To apply the desaturation tool to a color image, you have to add a new layer and choose "Desaturate" in the "Color" group of the tools chooser dialog (see below).

Once the new layer is added, the corresponding configuration dialog will open automatically and will let you choose the desaturation method through a selector widget. You can at any time access this dialog by double-clicking on the name of the corresponding layer.

Photoflow provides a fourth method that has no GIMP counterpart: "L channel (Lab)". As the name of the method indicates, it uses the L channel of the Lab colorspace to convert colors to grayscale. The Lab encoding is the result of long scientific studies of the human perception of colors, and the L channel is designed to provide the closest match of how the human eye translates colors into perceived "lightness". If you want to learn more about the Lab colorspace and the theory behind, the wikipedia page could be a good starting point.
Another nice advantage of the L channel is that it is "perceptually uniform", in the sense that the L values are encoded in a way that reflects the natural response of the human eye. For example, L=50% corresponds to  a well-exposed 18% grey patch, which is usually called "mid-gray".
Technically speaking, in photoflow the L channel is extracted by first doing a colorspace conversion from the input profile to the Lab colorspace, then filling the a and b channels (which encode the color information) with 50% gray, and then converting the resulting greyscale image back to the original colorspace.

The images below show the result of the different desaturation methods compared to the original color image. For this comparison I have used the same portrait image that you will find in Patrick David's tutorial (with the author's permission), so that you can eventually compare with the examples shown there. At least to my taste, the L channel conversion gives the best tonal variations, particularly in skin areas, followed by the luminosity one. The other two (lightness and average) give results that are globally flatter.

Whitney by Patrick David (cc by-sa)
Mouseover type to see: Original - Lightness - Average - Luminosity - Lab L channel

This last conversion method is also the only one that gives always the same result independently of the colorspace in which the input image is encoded. To understand that, we need to introduce a bit of color management theory...

RGB, colors and color spaces...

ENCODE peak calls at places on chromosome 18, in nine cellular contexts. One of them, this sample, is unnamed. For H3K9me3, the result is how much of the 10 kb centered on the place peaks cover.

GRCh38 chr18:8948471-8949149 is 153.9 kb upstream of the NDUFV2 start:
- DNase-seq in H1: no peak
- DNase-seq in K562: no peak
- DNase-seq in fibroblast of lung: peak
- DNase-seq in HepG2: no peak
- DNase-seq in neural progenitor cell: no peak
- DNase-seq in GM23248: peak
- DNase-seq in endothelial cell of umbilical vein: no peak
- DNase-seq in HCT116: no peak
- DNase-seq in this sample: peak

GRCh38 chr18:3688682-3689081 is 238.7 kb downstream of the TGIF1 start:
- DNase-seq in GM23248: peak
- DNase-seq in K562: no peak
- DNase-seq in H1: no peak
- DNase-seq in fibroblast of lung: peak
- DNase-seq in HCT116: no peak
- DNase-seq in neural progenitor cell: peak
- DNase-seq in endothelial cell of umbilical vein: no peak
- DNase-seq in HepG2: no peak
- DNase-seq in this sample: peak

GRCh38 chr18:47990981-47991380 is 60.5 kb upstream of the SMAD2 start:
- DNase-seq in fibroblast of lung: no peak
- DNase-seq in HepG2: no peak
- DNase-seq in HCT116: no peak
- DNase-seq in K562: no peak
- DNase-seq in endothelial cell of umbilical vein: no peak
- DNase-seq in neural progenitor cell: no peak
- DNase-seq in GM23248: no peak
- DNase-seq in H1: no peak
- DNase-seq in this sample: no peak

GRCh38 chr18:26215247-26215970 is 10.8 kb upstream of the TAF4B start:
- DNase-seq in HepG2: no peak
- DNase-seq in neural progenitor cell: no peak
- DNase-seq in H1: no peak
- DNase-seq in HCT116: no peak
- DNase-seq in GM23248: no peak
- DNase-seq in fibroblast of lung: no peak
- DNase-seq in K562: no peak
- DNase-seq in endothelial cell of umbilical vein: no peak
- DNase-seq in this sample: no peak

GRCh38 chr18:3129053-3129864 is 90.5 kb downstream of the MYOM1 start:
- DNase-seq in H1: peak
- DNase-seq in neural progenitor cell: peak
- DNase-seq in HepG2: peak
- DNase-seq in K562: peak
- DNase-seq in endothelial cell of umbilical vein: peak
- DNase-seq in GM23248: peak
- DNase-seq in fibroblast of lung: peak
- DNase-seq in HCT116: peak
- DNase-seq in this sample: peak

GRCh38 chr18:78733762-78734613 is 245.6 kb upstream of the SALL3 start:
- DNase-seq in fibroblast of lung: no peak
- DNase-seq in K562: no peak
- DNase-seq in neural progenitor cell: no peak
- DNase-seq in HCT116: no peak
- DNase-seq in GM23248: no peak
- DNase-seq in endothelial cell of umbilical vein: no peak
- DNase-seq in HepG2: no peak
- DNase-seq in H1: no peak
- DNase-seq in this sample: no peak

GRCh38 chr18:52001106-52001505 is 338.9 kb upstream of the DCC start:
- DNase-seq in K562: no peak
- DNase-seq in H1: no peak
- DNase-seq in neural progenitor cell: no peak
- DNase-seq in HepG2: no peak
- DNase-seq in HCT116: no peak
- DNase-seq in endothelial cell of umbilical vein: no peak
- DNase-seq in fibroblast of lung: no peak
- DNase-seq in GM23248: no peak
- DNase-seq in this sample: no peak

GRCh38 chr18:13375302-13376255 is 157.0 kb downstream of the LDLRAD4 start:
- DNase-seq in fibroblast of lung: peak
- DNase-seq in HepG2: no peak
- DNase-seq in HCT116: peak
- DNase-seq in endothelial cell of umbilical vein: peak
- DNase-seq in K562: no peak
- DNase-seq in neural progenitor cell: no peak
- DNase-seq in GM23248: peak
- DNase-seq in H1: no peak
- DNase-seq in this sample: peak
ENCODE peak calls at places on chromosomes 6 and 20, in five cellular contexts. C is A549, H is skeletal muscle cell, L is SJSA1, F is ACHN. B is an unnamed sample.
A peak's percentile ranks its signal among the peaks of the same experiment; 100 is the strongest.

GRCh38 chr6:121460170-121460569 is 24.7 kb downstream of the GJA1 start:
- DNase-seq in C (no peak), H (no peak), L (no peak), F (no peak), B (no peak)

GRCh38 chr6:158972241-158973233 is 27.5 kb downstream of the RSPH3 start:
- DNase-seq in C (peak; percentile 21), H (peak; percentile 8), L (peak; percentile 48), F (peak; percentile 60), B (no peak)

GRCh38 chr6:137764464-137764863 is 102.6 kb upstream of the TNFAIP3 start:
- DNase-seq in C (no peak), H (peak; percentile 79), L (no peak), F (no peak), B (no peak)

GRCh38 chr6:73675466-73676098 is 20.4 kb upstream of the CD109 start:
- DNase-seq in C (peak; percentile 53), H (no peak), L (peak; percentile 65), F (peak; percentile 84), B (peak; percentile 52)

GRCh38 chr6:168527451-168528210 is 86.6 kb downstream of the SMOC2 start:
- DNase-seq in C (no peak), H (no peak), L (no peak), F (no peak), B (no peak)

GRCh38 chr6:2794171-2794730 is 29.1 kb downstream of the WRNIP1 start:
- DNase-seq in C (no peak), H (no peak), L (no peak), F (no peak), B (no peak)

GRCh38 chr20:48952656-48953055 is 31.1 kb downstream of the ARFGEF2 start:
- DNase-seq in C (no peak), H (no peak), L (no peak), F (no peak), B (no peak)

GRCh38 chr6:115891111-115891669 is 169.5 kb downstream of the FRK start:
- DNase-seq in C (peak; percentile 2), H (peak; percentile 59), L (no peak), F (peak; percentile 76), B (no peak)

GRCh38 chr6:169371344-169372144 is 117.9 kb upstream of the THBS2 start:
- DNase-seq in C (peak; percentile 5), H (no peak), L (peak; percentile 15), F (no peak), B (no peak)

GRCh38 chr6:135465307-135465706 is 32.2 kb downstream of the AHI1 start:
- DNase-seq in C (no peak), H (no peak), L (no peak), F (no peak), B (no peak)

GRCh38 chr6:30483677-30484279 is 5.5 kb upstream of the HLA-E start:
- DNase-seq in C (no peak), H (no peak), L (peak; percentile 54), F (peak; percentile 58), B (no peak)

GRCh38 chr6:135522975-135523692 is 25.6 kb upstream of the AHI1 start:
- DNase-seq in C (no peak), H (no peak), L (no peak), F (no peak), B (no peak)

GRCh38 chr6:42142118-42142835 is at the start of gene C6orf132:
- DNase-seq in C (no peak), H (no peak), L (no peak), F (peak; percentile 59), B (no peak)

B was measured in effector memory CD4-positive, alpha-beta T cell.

Many people think that RGB values represent colors... however, this is not entirely true. RGB values are sort of meaningless if you do not specify the colorspace in which they are encoded. For example, a typical caucasian skin tone is represented with quite different RGB values in the sRGB and ProPhotoRGB colorspaces, and this has some consequences on the grayscale conversions discussed above. For example, the picture below lets you compare the result of a "lightness" desaturation applied to the same image encoded in sRGB and ProPhoto. As you can see, the tonality in the skin areas changes quite significantly...

Mouseover type to see: sRGB - ProPhotoRGB

The only exception is the desaturation based on the "L channel", because in this case the whole conversion is performed by taking color management properly into account. Hence, the grayscale version will look the same independently of the input colorspace, making your workflow more "predictable". In all other cases, you should consider to convert all your color images to a reference colorspace before desaturating, to have a uniform starting point for all your edits. In photoflow, it is just a question of adding a "colorspace conversion" layer below the desaturation.
Choose the RGB colorspace that gives you the best results, and stick with it all the time... you have been advised.
As a rule of thumb, sRGB will give you the larges tonal differences between Red and Green on skin tones, while large-gamut colorspaces like ProPhoto will bring the Red and Green channels closer to each other.
Another interesting choice is the LstarRGB colorspace, because its tone curve is encoded the same way as the L channel of Lab.Therefore, a well-exposed 18% gray patch will be represented as R=G=B=50% in LstarRGB, which makes in my opinion the use of curves and other tonal editings more intuitive...

Enough theory for this post, let's go back to practice!

The channel mixer

PhotoFlow includes a simple implementation of the channel mixer. The tool is not as complete as the one found in other programs, but it is sufficient for converting images to grayscale with great flexibility. Again, for a detailed description of how the channel mixer works I encourage you to read this post before continuing.

The channel mixer tool is activated like usual: you have to add a new layer and select the "channel  mixer" in the "Color" tab of the tool selection dialog. Once the layer is added, the configuration dialog of the channel mixer will show up automatically and will let you control how the RGB channels get mixed to produce the grayscale result.

For the moment, the channel mixer only creates grayscale images. Moreover, the multiplicative coefficients of the three channels are automatically scaled so that they sum-up to one, thus avoiding any shift of the overall image brightness. However, the coefficients can be set to values larger than 100% (up to 200%) or negative (down to -200%).

Hue + channel mixer adjustment